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United States presidential election in South Carolina, 1988

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Title: United States presidential election in South Carolina, 1988  
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Subject: Elections in South Carolina, South Carolina gubernatorial election, 1872, South Carolina gubernatorial election, 1868, South Carolina gubernatorial election, 1865, South Carolina gubernatorial election, 1874
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United States presidential election in South Carolina, 1988

United States presidential election in South Carolina, 1988

November 8, 1988

Nominee George H. W. Bush Michael Dukakis
Party Republican Democratic
Home state Texas Massachusetts
Running mate Dan Quayle Lloyd Bentsen
Electoral vote 8 0
Popular vote 606,443 370,554
Percentage 61.50% 37.58%

County Results

President before election

Ronald Reagan

Elected President

George H. W. Bush

The 1988 United States presidential election in South Carolina took place on November 8, 1988. All 50 states and the District of Columbia, were part of the 1988 United States presidential election. South Carolina voters chose 8 electors to the Electoral College, which selected the President and Vice President.

Texas, who was running against Massachusetts Governor Michael Dukakis. Bush ran with Indiana Senator Dan Quayle as Vice President, and Dukakis ran with Texas Senator Lloyd Bentsen.

South Carolina weighed in for this election as 7% more Republican than the national average.

Partisan background

Bush's largely socially conservative rhetoric garnered him much support among social-conservatives nationwide. Seen here at campaign rally in Omaha, Nebraska.
Bush delivering the now infamous "Read my lips..." line at the 1988 Republican National Convention.

The presidential election of 1988 was a very partisan election for South Carolina, with more than 99% of the electorate voting for either the Democratic or Republican parties, and only 4 candidates appearing on the ballot.[1] As can be seen in several states across the country during this election, the large population centers in South Carolina voted Republican, but several counties near-by the large population centers voted Democratic, suggesting the influence of suburban populations. A good example of this effect, is with the city of Columbia's Richland County, which voted Republican, while its less-populated neighbor, Fairfield County, voted Democratic. This geographic trend is opposite of what you would expect to see with these parties, and once again may suggest an element of influence from (for example) the city of Columbia's suburban districts.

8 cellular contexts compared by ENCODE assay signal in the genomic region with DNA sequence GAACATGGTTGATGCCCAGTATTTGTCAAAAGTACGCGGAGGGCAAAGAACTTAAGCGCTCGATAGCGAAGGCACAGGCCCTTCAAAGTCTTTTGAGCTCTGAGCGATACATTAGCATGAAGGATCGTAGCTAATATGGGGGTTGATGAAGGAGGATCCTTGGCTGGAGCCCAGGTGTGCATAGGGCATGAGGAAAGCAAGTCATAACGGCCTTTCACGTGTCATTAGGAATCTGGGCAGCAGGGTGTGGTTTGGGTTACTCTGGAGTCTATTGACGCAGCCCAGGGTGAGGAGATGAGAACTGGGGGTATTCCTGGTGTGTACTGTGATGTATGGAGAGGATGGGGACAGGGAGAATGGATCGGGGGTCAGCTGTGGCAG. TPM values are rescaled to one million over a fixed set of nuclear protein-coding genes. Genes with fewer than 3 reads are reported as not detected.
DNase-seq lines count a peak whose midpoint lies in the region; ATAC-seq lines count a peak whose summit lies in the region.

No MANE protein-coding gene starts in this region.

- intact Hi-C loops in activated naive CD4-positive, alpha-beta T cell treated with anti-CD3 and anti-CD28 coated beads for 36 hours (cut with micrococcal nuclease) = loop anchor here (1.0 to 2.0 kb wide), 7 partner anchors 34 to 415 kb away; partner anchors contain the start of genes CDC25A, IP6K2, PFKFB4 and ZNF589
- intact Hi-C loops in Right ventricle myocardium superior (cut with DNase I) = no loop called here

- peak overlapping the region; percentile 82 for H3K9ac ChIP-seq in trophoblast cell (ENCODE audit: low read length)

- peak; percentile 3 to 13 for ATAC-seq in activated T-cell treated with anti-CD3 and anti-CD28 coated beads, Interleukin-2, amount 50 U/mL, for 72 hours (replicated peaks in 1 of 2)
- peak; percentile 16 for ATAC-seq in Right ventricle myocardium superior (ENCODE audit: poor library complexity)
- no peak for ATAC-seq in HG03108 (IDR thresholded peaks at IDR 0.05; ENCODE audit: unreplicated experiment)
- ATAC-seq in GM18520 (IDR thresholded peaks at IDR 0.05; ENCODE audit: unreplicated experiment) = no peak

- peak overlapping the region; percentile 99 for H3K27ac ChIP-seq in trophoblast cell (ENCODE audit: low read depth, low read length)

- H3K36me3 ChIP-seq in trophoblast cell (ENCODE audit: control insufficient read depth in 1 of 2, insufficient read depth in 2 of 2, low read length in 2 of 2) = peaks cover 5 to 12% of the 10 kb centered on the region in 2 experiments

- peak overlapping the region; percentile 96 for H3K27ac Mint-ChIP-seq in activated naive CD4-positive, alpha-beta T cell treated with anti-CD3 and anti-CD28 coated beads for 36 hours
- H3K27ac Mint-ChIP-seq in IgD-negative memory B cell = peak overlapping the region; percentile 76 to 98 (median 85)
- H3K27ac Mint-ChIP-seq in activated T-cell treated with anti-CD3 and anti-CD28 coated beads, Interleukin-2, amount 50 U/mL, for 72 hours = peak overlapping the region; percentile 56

Republican victory

Bush won the election in South Carolina with a solid 24 point sweep-out landslide. South Carolina has voted for the same candidate as its sister Southern States in every presidential election since 1968. Bush's easy win in the former Democratic bastion was reflective of a nationwide reconsolidation of base for the Republican Party, which took place through the 1980s. Through the passage of some very controversial economic programs, spearheaded by then President Ronald Reagan (called, collectively, "Reaganomics"), the mid-to-late 1980's saw a period of economic growth and stability. The hallmark for Reaganomics was, in part, the wide-scale deregulation of corporate interests, and tax cuts for the wealthy.[2]

Dukakis ran on a notably socially liberal agenda, and advocated for higher economic regulation and environmental protection. Bush, alternatively, ran on a campaign of continuing the social and economic policies of former President Reagan - which gained him much support with social conservatives and people living in rural areas, who largely associated the Republican Party with the economic growth of the 1980s. Additionally, while the economic programs passed under Reagan, and furthered under Bush and Clinton, may have boosted the economy for a brief period, they are criticized by many analysts as "setting the stage" for economic troubles in the United State after 2007, such as the Great Recession.[3]


United States presidential election in South Carolina, 1988
Party Candidate Votes Percentage Electoral votes
Republican George H. W. Bush 606,443 61.50% 8
Democratic Michael Dukakis 370,554 37.58% 0
Libertarian Ron Paul 4,935 0.50% 0
New Alliance Party Lenora Fulani 4,077 0.41% 0
Totals 986,009 100.0% 8

See also


  1. ^
  2. ^
  3. ^
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